America’s political system is being hollowed out. Over the past decade or so, its basic processes have been debased and its key institutions have been treated like playthings. Corners have always been cut in our democracy, but now they’re being cut so deeply that soon the paper could be gone. In any democracy, or any government, rules get bent. But when that is taken for granted, when it’s accepted that rules are there to be twisted by factions, a democracy is in serious trouble. That’s America’s situation now.
The journalist James Fallows wants all of us to notice as much. He’s put up a pair of posts at The Atlantic, one short and the other long, and together they warn that the United States is undergoing “a kind of long-term coup.” He points to “ongoing efforts in Florida and elsewhere to prevent voting from presumably Democratic blocs” and “the simply unprecedented abuse of the filibuster in the years since the Democrats won control of the Senate.” Most of all, he points to evidence that our highest court has become a political hit squad. The sequence in his words:
First, a presidential election is decided by five people, who don’t even try to explain their choice in normal legal terms.
Then the beneficiary of that decision appoints the next two members of the court, who present themselves for consideration as restrained, humble figures who care only about law rather than ideology.
Once on the bench, for life, those two actively second-guess and re-do existing law, to advance the interests of the party that appointed them.
Meanwhile their party’s representatives in the Senate abuse procedural rules to an extent never previously seen to block legislation—and appointments, especially to the courts.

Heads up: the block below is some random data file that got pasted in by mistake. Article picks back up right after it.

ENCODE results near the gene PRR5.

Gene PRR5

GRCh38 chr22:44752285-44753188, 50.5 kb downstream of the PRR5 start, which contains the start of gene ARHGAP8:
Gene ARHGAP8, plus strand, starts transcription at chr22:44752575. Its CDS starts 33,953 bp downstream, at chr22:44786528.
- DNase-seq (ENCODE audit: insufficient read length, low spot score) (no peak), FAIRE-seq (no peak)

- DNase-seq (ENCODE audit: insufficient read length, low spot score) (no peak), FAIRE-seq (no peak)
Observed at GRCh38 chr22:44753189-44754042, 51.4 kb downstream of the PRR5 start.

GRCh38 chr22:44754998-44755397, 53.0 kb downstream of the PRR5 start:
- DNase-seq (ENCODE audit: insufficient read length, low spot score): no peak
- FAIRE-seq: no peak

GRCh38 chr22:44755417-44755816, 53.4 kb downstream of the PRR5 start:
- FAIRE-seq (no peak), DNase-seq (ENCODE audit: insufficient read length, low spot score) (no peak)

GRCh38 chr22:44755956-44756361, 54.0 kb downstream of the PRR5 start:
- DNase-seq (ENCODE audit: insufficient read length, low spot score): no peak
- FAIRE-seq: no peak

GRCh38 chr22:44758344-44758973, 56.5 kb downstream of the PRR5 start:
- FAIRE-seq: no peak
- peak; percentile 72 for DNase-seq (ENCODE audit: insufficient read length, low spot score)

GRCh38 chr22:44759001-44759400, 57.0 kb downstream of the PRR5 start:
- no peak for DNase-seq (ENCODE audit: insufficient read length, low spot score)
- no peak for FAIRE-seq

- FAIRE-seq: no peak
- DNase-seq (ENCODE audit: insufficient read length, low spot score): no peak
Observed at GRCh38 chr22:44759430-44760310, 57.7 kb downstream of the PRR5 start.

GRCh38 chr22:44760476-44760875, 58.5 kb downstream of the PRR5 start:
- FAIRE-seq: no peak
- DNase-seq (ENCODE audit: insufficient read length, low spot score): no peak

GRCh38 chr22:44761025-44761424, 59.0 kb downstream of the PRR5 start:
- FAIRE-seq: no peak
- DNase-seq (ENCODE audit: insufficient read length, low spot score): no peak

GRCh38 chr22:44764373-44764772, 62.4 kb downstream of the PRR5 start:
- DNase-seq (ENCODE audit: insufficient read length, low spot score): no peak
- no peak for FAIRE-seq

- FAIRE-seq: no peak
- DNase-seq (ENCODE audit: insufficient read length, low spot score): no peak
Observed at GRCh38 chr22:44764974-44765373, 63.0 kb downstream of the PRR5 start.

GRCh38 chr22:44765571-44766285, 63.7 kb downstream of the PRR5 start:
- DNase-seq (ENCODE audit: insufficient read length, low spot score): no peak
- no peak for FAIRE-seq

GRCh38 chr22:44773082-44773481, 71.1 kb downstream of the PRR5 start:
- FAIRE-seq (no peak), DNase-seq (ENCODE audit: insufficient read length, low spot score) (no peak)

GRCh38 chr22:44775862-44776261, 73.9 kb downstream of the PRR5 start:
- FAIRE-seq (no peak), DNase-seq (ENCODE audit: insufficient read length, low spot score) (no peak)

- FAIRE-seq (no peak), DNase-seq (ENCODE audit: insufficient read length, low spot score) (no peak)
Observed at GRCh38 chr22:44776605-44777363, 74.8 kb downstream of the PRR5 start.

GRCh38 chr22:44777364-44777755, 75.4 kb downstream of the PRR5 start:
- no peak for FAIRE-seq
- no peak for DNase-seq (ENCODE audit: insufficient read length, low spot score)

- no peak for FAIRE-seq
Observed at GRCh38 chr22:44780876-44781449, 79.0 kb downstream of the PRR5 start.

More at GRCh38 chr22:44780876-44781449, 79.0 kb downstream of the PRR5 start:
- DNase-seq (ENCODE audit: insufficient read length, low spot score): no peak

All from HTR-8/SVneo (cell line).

And, when a major piece of legislation gets through, the party's majority on the Supreme Court prepares to negate it—even though the details of the plan were originally Republican proposals and even though the party’s presidential nominee endorsed these concepts only a few years ago.
James Fallows is a liberal, which is to his credit, but not a fighting liberal who dishes out red meat. In 30 years as a journalist he has generated about a dozen books and a few million words of magazine copy. Anybody who wants to go digging for overwrought prose and overexcited predictions can give it a try. Good luck. He’s a sober, intelligent fellow who places one foot carefully before the other. But he doesn’t consider being temperate and restrained to be an end in itself. His job is to see what’s in front of him, and once he’s sure of what’s there he lets fly. Such is the case here. For my part, I was worried about America’s bananafication (as in banana republic) back when Newt Gingrich was Speaker. Fallows gave the Republicans another dozen years to demonstrate their pattern of behavior.
Conservatives will argue back against each of the bullet points listed above. But conservatives say all sorts of things. They argued that Saddam Hussein must be destroyed because of his WMDs, and then argued that it didn’t matter that he had no WMDs. They also maintained, when convenient, that the Lewinsky impeachment was done to uphold the rule of law. They did so when not flogging the details of Bill Clinton’s illicit sex life to the public, and they did that when not pursuing their own equally active and illicit sex lives (see Gingrich and Bob Livingston).
Americans tell themselves that the Constitution’s design is enough to keep our nation stable. That’s a myth. Throughout Latin America, countries tried systems based on ours and watched them fail. In fact it’s wonderfully designed to fall apart if the factions involved in politics aren’t willing to rein in their tactics. That willingness is the magic ingredient and now the Republicans have lost it. Properly understood, the partisan outrages of our era have been outrages on civic fundamentals. Conservatives paralyzed government for a year, short-circuited the right to vote, and corrupted the public’s decision-making process before a major war. Now they have crippled an entire branch of government and they threaten to make judicial review into a joke.
A country can’t go on this way and I don’t think it will. Fallows believes that we’ll struggle past the current mess and find ourselves with other troubles down the road. But he doesn’t give any reason to think so. Here’s my prediction: Either the Republicans stop or America does. Right now the second seems more likely than the first.